In this country and overseas a body of algorithm-driven apps target specific needs. Some, such as Dave and Even, handle such tasks as monitoring cash flow into and out of transaction accounts forecasting overdrafts and analyzing spending and savings trends in order to offer advice. Others, such as Tally and Zero, track and manage credit card accounts and may help the consumer improve their repayment efforts, to curtail debt. Such technical assistance has become available in the mortgage, payments, savings and investments areas, among others, according to the report.

Wannemacher believes the momentum of this trend is sufficient to overcome the braking force that the coronavirus is having on other aspects of finance. He thinks that now that more consumers are growing comfortable with digital products that this will accelerate their interest and acceptance of algorithm-driven services. He believes that more services considered part of “banking” will become embedded in other services, overlaying processes that formerly required manual action. Institutions in these cases will become wholesalers, in a sense, hidden but key to functionality. Those who don’t adapt to such changes may be left behind as traditional structures fragment and become à la carte affairs.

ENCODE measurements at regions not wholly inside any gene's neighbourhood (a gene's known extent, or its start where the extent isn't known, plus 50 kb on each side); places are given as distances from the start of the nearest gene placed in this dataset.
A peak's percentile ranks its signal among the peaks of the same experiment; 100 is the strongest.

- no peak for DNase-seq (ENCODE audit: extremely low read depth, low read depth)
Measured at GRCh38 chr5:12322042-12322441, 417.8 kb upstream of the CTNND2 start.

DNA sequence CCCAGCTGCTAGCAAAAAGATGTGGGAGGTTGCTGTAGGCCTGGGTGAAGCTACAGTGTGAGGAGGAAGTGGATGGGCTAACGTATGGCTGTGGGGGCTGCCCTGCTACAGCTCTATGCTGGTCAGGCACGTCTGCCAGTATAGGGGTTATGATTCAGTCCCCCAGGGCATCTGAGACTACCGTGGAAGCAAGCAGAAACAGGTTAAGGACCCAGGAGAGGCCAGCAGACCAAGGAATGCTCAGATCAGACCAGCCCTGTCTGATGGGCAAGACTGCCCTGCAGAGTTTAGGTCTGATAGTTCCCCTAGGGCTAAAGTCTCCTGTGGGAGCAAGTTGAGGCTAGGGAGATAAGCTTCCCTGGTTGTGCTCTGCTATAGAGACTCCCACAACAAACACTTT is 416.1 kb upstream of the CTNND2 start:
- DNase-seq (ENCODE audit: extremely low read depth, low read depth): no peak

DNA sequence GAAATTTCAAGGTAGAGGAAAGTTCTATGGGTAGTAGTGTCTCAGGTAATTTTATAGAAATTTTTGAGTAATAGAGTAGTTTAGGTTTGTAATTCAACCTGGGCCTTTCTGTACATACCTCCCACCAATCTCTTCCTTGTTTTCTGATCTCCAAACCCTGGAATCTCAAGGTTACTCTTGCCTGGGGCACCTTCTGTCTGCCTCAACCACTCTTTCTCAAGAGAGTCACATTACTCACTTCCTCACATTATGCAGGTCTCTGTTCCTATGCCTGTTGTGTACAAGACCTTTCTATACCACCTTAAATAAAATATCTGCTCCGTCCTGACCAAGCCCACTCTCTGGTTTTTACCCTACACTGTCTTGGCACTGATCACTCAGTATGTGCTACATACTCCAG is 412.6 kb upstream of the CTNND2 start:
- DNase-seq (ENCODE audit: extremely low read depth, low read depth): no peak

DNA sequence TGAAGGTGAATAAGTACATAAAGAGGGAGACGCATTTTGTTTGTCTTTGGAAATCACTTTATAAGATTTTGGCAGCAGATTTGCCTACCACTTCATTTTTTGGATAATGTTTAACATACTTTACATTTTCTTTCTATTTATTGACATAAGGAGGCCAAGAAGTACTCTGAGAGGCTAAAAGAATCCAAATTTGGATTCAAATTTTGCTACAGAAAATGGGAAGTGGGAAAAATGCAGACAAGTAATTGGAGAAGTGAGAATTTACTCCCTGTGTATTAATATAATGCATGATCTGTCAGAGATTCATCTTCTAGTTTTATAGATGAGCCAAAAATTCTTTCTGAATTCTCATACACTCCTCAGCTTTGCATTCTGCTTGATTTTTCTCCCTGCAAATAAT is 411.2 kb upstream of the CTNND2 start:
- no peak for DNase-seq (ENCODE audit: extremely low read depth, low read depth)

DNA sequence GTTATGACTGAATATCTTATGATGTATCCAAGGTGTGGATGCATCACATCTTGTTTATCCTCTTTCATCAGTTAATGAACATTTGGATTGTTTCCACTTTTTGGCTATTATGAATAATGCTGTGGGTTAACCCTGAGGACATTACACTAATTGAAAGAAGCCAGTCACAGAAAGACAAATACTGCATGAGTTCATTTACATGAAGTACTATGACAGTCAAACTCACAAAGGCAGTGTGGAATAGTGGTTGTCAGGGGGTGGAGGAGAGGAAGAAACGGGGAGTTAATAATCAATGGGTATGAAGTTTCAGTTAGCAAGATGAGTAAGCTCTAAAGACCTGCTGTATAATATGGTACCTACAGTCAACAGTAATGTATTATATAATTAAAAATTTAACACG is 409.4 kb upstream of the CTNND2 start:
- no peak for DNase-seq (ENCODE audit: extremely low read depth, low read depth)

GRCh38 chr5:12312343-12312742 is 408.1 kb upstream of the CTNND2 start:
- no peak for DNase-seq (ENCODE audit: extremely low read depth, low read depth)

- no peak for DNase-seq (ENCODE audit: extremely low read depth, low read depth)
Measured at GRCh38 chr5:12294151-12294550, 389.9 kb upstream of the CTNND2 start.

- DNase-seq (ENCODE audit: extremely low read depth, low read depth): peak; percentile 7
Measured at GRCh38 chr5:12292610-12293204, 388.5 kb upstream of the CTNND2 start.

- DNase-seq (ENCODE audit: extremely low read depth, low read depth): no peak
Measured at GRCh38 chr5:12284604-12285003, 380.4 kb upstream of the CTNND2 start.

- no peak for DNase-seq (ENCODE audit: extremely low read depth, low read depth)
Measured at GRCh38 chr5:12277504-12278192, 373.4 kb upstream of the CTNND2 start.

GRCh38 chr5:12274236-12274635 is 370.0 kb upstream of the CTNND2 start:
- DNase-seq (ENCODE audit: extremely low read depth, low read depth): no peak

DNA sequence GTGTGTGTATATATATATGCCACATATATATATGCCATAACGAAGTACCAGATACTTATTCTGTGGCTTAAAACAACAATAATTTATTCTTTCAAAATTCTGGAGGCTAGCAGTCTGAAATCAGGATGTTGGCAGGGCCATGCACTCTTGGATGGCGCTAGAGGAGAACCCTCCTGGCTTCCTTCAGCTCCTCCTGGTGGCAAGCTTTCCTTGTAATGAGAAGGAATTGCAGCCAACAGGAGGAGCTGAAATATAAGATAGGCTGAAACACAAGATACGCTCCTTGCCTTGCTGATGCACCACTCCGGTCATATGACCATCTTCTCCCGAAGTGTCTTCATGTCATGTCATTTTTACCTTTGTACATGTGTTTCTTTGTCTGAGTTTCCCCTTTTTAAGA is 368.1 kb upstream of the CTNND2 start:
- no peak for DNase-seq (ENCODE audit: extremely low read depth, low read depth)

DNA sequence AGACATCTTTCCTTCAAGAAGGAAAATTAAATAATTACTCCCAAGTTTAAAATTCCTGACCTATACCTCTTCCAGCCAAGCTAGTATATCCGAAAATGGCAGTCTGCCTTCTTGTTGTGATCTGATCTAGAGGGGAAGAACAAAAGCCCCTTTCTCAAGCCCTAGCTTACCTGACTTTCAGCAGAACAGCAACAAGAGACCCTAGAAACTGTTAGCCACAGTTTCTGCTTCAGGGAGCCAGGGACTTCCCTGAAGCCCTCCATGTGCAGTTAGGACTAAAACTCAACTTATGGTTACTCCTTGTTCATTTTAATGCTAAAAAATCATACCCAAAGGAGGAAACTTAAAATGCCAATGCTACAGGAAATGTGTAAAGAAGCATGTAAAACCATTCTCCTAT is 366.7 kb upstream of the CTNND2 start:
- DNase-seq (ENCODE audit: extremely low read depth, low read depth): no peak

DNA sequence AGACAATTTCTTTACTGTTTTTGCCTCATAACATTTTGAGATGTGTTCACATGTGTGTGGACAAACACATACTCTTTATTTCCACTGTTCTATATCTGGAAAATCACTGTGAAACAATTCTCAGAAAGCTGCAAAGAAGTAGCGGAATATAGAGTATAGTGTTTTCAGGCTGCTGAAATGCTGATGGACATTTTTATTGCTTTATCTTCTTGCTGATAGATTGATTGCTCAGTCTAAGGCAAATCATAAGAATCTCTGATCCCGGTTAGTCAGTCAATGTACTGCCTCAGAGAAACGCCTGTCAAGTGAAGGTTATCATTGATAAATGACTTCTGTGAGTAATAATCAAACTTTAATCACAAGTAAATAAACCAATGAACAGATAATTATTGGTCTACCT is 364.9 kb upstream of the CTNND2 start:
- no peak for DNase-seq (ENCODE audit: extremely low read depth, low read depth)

This is not to say that just inventing an algorithm and wrapping an app around it will be a ticket to success.

“New kinds of services will still have to prove themselves,” says Wannemacher. The report points out that some won’t work well enough to make it, and others have found it necessary to cover people for their costs when a product errs.

“For example,” the report says, “Digit has developed a range of features that prevent its automated savings tool from causing an overdraft, but the firm will also reimburse fees when this happens.”

The outbreak of the coronavirus pandemic has prompted a pullback by some venture capital sources from funding fintech developments. Wannemacher says some strong candidates may lose the funding they need to get off the launch pad. Those that can still attract potential backers may have a tougher task now, he says.

“I don’t want to get too Darwinian,” says Wannemacher, “but you’ll have to really demonstrate value.”